Do you think employers should be allowed to ask a person if they have a felony or misdemeanor conviction?

Badass Badass
See above
Answers (public voting - your screen name will appear in the results):
Yes
bayosgirl , T&A1987 , js250 , funluvinmama , Zombirella , Gunsmoke , ksparkles16 , Brandonn , Rossie , hatman , MamaDivine , wildorchid , darthkitt3n , hellono , Allstars316 , Errant Venture , mpfm , Ansley , ViVix , Kindred , Beck , Ryuson , padmeamidala , Azule , BlooJay , Mwar , Howells , El-Jaro , romstomp , tinadice , PeaceToTheMiddleEast , llellsee , Sammi , Taylor , BiJess , buzz , dhig , powerandintent , Mew , Secret Pleasure , Sex Positivity , Sohotdinosaur , jeangel246 , angel142stx , hyacinthgirl , dv8 , Mamastoys , socceras , sunkissedJess , sexystuffeve , SilverMinxxx , DeliciousSurprise , TheHardOne , ejrbrndps , Undead , Peaches2000
56  (90%)
No
sneako , Badass
2  (3%)
Other
Iris Rowan , Petite Valentine , Various , ghalik
4  (6%)
Total votes: 62
Poll is closed
03/28/2012
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js250 js250
Yes. I keep a handgun in my shop and a felon would not be able to be in the shop as an employee. Also there are violent misdemeanors and if you need someone who can be bonded for government jobs they need to pass the background checks. I have had an employee who did not pass and started making this one of my interview questions.
03/28/2012
Zombirella Zombirella
Yes, I do.
03/28/2012
Gunsmoke Gunsmoke
Yes - its still true that past behavior is still the best predictor of future behavior. Its unfortunate that some young people get into trouble before they fully comprehend the consequences - but it is necessary to screen employees - many companies use credit scores which I question. But even in that case people who are irresponsible with money could be an issue in a back-office or retail setting where cash is handled.

They are trying to get a law past that employers cannot demand Facebook passwords - that is already prohibited by Facebook - but that hasn't stopped employers and Facebook has no enforcement capabilities.
03/28/2012
ksparkles16 ksparkles16
Yes!
03/28/2012
Brandonn Brandonn
You're kidding right? Of course they should be able to.
03/28/2012
MamaDivine MamaDivine
Quote:
Originally posted by Badass
See above
Most definitely. I think that an employer should be able to know their employees in and out. However, I think that they should also take into consideration the offense, how long ago was it, what were the circumstances, and ask the person questions about it. If the person seems pretty straight forward about everything, then I would take that into consideration also. (for hiring, that is).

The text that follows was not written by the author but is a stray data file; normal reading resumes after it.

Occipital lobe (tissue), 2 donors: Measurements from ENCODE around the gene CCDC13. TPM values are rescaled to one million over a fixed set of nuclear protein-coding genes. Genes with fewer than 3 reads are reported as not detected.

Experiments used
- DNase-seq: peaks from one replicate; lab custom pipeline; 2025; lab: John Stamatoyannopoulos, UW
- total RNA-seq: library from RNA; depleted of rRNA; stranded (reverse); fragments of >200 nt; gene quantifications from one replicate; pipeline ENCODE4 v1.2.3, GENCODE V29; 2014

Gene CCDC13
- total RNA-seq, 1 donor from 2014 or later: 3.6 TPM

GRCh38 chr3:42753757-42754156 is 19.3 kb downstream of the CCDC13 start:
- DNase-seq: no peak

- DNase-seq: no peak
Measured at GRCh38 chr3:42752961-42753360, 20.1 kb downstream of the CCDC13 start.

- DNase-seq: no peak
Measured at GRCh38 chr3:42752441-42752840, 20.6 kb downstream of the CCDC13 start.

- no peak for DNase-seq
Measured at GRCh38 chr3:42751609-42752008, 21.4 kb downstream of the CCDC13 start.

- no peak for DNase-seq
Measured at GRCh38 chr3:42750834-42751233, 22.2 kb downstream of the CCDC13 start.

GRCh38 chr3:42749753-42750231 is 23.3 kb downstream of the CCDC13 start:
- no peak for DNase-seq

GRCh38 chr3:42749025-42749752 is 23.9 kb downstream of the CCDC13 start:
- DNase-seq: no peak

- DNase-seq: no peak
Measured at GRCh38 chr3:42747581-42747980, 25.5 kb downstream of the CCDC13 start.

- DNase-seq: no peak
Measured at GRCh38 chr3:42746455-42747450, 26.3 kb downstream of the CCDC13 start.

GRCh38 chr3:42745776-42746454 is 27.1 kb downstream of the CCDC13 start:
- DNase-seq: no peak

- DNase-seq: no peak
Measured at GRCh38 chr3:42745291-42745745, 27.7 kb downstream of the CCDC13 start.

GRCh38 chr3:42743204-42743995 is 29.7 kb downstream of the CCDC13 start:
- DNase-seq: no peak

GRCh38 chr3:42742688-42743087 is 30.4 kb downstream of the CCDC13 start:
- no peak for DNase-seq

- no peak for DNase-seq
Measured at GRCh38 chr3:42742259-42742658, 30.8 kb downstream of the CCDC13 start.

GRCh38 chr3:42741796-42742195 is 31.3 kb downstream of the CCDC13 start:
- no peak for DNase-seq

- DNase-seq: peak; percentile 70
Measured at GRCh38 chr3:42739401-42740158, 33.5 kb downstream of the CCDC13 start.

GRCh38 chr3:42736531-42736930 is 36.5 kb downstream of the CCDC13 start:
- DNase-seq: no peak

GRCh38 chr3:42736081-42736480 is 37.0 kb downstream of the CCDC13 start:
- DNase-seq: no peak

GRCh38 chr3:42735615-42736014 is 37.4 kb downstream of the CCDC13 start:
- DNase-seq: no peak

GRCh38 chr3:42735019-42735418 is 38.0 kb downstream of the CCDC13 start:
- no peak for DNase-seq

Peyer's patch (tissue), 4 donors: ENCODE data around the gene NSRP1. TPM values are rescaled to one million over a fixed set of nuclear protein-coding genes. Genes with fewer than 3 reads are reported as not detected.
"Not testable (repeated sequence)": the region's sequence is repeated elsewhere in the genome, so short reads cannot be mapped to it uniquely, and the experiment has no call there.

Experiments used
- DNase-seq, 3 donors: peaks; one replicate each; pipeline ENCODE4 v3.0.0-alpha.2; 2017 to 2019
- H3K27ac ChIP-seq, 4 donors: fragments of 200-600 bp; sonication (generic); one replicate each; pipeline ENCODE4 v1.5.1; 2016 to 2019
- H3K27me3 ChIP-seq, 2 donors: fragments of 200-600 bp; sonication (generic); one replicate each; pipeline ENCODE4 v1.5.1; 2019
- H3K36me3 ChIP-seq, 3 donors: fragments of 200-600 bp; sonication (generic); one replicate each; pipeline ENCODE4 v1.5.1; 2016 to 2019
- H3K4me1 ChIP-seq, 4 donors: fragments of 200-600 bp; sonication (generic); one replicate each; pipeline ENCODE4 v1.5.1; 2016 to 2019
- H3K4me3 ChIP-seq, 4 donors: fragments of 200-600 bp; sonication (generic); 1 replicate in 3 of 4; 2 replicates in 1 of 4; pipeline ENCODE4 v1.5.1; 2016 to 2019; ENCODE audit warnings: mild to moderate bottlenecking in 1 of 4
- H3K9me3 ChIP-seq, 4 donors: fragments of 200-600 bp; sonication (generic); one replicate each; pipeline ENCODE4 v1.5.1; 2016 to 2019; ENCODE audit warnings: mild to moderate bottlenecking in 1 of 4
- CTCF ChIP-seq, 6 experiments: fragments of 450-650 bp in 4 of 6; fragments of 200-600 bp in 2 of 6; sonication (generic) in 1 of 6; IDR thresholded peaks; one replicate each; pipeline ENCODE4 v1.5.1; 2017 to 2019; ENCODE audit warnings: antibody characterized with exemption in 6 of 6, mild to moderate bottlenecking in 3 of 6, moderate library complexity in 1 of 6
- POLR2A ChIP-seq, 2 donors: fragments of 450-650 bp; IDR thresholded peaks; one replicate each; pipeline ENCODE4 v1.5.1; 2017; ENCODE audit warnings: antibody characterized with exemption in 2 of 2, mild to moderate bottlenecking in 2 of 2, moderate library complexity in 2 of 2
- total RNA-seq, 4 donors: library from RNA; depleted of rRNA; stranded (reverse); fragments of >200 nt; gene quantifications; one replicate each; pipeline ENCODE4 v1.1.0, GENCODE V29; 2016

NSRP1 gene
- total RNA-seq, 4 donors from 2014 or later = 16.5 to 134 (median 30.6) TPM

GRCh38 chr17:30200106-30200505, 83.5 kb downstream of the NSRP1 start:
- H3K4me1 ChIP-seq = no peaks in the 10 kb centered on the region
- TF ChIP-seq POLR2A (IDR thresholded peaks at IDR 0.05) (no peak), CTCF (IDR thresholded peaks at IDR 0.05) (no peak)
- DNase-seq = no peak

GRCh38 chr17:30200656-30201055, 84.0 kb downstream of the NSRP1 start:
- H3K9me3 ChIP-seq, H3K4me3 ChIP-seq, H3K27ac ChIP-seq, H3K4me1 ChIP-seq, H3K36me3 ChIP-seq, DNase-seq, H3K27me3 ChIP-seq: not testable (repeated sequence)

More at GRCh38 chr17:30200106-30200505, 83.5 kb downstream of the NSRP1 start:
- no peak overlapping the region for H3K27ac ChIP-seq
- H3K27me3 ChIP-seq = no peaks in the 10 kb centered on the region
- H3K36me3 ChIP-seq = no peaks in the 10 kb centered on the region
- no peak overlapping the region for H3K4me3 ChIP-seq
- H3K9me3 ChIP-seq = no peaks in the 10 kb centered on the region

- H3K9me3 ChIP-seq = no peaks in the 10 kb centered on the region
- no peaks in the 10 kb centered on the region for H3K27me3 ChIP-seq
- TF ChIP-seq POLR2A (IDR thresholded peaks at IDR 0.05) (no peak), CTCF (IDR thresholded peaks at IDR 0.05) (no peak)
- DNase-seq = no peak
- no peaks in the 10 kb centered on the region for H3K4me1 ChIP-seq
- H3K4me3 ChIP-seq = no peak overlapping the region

Some people change. Some do stupid things that eventually they grow out of. Some don't. Hard to say
03/28/2012
wildorchid wildorchid
As long as the employer can prove that the request is pertinent to the job at hand, they can and should ask any question they want. If your job is to work with money for example, absolutely the employer would be permitted to ask if you have a previous record. If your job involves using heavy machinery where you are required to be alert at all times, absolutely an employer should investigate any previous drug charges.
03/28/2012
Allstars316 Allstars316
Sure why not.
03/28/2012
Errant Venture Errant Venture
Quote:
Originally posted by MamaDivine
Most definitely. I think that an employer should be able to know their employees in and out. However, I think that they should also take into consideration the offense, how long ago was it, what were the circumstances, and ask the person questions ... More
Agreed.
03/28/2012
Ansley Ansley
Absolutely. If I had my own business, it would legally be my responsibility to ensure that my employees and vendors are protected against incidents of work place violence and individuals with a propensity for theft. I never hold those things against business owners.
03/28/2012
ViVix ViVix
Quote:
Originally posted by Badass
See above
There is no way I want someone who spent 20 years in prison for a violent crime to be an employee. I don't even want to work with that person.
03/28/2012
Ansley Ansley
Quote:
Originally posted by Gunsmoke
Yes - its still true that past behavior is still the best predictor of future behavior. Its unfortunate that some young people get into trouble before they fully comprehend the consequences - but it is necessary to screen employees - many companies ... More
I am so torn on the credit score issue!

On the one hand: Credit scores are a pretty good indicator of the amount of financial stress there is in your life. This can potentially be problematic for an employer if an employee is always running off to go pay their electric bill across town to avoid shut-off on payday and cutting into the owner's time or having to fend of debt collectors at every turn...employers don't like dealing with garnishments and judgments. They just don't. It's a huge, huge pain.

On the other hand: It shouldn't be anybody's damned business unless you are getting into a financial agreement. And that brings me back to the first hand...

You are entering into a financial agreement with your employer. They are paying you X amount of dollars for X amount of hours, expecting X amount of output. If you can't deliver that because you're worrying about your bills, then how much of an asset can you really be?

Buuuuut! Huge, huge but! There is some serious fuckwittery going down when it comes to credit scores and I don't agree with the system in even the slightest bit. So, no employers shouldn't have that information because I don't believe that the credit scores are fair, nor are they accurate in most cases and do not give you the complete picture of a person, but instead gives you a piece of the puzzle that just happens to contain, dependent on the situation, pertinent information.
03/28/2012
Beck Beck
Yes they definitely should have that right. You need to know who are hiring. Some jobs are working with people that people with certain convictions can't work with.

My home town school, that I went to, just had an issue with someone they hired. They hired a bus driver that had previous child sex abuse charges. Now, if they would have done the background check, like they should have, he would not have been hired. That is a job position he should have never been in.

A good friend of my Mother in Law's has spina bifida so she has regular around the clock care in her home. The company had hired a new Aid and sent her to her house. The Aid stole all of her pain medication. Now, that company did the same thing. They decided not to run the background check on her otherwise they would have seen she has prior convictions of theft.